Olivier Assayas’ “Personal Shopper” bills itself as a ghost story, and that moniker applies to just about every facet of the film. Yes, there’s the obvious – Kristen Stewart’s Maureen considers herself a medium, and she looks to commune with the spirit of her recently departed twin brother Lewis. The first to leave the land of the living was to leave the other a sign, so she relocates to Paris in order to make contact. But mostly she’s just “waiting,” as Maureen describes it.
The apparitional element extends beyond the supernatural and the spiritualistic, though. Maureen pays her way in the City of Light as a personal shopper, a go-between for the producing and the consuming class. Her employer, the socialite Kyra, sends out Maureen as a phantom presence to select, purchase but never try on clothes for future engagements. The two scarcely ever have physical interactions, leading Maureen to approach her vocation with a deepening sense of estrangement and alienation. Not unlike with Lewis, it’s like she must communicate with and channel the spirit of a ghost.
Practically every aspect of “Personal Shopper” sees Maureen in contact with some kind of reality removed from her own, be it her boyfriend over Skype or a mysteriously probing and knowledgeable unknown number via text in the film’s centerpiece. As Maureen travels round-trip from Paris to London for the sole purpose of picking up a dress for Kyra, she feels an other-worldly gravitational pull to return to this persistent phantasm. As much as her thumbs may quiver in response, she keeps the conversation going for the cross-country train journey, revealing truths about herself to a person whose identity she cannot even verify.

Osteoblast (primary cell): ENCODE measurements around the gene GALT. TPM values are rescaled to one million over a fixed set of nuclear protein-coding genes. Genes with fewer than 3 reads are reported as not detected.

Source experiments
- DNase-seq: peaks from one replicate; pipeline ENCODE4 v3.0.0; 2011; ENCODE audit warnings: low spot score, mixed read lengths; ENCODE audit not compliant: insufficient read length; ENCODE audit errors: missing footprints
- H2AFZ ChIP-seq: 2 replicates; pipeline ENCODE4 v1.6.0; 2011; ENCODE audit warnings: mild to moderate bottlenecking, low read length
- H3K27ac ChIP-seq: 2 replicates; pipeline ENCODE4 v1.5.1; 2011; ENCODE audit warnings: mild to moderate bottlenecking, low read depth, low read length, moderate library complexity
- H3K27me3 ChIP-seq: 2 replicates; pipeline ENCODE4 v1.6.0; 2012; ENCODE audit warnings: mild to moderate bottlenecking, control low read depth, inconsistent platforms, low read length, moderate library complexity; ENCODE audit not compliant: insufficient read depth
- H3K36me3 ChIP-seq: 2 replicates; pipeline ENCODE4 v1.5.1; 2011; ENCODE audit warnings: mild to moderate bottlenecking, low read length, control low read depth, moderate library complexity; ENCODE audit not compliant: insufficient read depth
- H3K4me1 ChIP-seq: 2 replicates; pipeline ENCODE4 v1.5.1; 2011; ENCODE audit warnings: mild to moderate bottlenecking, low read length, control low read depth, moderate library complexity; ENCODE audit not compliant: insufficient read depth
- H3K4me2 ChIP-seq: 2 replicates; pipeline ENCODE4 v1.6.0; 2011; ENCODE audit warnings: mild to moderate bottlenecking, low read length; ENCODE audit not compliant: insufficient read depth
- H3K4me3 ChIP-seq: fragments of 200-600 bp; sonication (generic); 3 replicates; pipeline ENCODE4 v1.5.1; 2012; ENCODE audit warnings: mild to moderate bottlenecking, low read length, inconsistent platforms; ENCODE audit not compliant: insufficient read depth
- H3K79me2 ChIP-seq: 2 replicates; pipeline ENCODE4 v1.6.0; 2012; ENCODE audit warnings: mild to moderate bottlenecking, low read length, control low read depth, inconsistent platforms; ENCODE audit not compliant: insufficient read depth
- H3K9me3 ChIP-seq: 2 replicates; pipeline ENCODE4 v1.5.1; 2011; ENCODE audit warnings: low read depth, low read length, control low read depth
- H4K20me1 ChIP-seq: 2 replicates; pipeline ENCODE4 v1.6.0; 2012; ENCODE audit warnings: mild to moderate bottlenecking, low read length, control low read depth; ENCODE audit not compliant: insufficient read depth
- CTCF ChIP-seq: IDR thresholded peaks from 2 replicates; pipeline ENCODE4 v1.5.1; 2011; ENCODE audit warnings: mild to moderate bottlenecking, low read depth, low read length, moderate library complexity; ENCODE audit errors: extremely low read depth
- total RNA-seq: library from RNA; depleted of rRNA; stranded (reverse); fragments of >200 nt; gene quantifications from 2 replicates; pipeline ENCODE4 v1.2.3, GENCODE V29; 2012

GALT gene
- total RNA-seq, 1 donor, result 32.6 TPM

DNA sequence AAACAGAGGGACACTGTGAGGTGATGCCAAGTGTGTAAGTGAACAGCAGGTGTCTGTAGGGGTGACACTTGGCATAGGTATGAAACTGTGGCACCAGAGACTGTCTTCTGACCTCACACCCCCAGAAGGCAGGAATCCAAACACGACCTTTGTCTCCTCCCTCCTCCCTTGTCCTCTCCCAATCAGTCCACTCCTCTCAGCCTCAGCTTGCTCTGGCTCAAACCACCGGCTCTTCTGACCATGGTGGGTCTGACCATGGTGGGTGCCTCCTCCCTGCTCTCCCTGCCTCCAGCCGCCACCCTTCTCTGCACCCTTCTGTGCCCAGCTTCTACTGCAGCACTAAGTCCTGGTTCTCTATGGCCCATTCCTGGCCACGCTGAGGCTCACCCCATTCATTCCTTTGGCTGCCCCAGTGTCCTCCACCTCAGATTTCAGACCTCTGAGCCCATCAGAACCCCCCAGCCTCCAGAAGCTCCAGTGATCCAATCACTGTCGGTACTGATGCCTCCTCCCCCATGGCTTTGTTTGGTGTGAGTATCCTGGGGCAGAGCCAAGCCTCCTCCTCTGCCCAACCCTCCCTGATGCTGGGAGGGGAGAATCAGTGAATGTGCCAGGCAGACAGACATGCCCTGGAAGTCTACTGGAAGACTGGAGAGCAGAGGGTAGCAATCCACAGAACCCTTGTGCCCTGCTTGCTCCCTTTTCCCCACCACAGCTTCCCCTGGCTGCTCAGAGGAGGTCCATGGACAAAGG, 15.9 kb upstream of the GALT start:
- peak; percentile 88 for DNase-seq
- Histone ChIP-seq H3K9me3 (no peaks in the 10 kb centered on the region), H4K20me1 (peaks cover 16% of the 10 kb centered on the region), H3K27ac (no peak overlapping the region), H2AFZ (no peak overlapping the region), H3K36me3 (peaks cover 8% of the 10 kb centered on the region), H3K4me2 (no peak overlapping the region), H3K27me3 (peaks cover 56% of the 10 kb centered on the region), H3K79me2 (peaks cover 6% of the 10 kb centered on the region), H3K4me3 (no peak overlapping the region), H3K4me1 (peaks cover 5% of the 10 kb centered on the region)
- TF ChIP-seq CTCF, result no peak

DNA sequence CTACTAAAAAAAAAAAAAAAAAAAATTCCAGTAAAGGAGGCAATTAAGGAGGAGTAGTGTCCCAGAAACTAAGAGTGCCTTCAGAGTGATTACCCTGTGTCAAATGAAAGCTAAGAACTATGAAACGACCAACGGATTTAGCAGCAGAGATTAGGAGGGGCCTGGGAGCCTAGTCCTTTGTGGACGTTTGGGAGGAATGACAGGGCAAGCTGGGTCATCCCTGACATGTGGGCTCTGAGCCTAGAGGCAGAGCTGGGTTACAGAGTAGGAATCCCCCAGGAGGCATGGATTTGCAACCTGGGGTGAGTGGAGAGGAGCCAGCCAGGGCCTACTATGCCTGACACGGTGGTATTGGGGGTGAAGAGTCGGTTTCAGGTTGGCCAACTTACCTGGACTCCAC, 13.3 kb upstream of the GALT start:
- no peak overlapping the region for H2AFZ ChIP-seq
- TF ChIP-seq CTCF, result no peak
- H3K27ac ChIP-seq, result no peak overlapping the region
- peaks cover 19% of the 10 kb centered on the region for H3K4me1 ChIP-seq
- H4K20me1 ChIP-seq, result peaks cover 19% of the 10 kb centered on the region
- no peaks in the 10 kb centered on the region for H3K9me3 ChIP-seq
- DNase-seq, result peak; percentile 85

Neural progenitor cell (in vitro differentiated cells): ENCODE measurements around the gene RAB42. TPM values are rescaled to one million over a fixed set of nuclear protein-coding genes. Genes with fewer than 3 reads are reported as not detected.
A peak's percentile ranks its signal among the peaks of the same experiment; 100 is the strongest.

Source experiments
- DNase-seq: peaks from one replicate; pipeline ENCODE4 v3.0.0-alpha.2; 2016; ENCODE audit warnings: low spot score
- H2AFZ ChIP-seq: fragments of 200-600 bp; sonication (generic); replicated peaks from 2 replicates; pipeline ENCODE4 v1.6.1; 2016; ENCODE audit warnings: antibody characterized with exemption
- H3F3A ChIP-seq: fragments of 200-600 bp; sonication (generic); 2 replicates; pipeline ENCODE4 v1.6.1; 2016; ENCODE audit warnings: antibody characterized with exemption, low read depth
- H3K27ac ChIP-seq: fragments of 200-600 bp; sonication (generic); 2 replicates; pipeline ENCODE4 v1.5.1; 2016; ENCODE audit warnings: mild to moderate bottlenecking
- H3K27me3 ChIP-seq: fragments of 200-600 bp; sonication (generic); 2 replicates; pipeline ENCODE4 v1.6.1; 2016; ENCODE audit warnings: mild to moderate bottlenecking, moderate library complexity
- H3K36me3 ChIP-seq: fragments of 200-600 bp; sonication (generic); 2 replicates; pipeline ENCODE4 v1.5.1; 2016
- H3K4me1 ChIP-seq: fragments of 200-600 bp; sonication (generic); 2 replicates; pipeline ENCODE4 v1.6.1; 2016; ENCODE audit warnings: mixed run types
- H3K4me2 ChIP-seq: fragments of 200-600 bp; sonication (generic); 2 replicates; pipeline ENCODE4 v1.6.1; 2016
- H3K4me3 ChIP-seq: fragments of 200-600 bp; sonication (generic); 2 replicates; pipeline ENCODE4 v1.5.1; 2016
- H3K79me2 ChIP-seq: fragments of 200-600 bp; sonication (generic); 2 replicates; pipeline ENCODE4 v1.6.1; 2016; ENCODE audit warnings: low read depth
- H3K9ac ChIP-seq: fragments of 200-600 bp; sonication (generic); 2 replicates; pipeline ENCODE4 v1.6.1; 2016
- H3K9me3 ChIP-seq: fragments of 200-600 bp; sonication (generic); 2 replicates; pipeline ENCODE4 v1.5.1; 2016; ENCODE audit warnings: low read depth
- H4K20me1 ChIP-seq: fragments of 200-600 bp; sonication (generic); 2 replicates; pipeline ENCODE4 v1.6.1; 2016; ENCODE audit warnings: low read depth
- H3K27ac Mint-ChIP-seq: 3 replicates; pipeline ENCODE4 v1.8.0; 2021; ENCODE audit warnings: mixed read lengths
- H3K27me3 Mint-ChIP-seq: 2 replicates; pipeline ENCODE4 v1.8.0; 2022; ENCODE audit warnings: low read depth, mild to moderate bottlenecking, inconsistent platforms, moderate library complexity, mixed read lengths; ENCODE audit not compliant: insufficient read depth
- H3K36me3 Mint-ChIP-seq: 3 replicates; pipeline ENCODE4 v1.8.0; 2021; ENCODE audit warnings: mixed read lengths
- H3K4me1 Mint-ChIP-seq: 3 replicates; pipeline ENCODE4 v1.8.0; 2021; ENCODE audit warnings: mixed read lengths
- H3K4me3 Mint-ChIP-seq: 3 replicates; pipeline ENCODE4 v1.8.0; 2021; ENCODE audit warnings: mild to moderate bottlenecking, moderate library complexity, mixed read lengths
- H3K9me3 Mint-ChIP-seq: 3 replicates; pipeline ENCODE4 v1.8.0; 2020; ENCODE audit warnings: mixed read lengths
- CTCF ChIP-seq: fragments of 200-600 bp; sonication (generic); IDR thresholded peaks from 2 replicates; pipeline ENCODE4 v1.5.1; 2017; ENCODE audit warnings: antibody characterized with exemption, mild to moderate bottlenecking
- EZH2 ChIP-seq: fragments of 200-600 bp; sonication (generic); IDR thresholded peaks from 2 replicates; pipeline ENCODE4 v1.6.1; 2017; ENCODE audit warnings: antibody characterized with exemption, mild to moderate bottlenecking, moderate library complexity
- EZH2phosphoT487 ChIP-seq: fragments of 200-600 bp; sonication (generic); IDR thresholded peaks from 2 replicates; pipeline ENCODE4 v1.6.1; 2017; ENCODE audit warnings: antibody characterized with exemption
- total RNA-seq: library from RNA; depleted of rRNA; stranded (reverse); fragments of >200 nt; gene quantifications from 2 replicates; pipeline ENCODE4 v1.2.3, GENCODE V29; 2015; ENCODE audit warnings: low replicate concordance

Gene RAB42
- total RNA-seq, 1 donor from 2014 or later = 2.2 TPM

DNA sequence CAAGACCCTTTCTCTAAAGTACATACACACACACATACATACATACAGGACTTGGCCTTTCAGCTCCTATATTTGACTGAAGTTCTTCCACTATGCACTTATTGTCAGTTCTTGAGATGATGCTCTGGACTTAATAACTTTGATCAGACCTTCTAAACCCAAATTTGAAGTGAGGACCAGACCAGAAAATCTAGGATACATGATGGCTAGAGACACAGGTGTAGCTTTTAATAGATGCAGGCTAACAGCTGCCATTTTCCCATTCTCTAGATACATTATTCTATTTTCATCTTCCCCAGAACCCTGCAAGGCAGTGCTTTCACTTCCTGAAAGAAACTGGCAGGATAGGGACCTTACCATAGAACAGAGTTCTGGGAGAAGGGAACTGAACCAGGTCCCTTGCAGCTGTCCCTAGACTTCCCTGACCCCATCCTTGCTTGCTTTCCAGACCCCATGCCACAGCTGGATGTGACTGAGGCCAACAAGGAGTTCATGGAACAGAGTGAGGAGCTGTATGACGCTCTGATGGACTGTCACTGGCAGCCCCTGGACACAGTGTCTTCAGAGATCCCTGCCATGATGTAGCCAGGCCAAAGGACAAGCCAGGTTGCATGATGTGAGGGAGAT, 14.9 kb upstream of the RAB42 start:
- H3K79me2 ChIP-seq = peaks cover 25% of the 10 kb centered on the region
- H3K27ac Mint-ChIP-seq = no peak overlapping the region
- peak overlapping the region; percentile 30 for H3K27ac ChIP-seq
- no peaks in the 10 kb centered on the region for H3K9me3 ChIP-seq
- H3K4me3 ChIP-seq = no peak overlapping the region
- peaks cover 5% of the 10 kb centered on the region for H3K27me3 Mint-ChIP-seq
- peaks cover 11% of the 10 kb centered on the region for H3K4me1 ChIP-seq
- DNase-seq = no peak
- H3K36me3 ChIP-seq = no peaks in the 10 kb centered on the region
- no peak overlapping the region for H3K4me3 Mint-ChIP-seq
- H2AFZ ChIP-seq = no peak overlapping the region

There’s so much to unpack here, so much so that it feels wrong to even take a stab at the deeper meanings of “Personal Shopper” after just one viewing. Further watches will likely further illuminate just how carefully Stewart dances along the line of channeling someone and desiring to become that person altogether. Her ethereal performance does not so much power the film as she haunts it. Like a ghost, she’s diffuse, elusive and difficult to pin down and describe. B+ /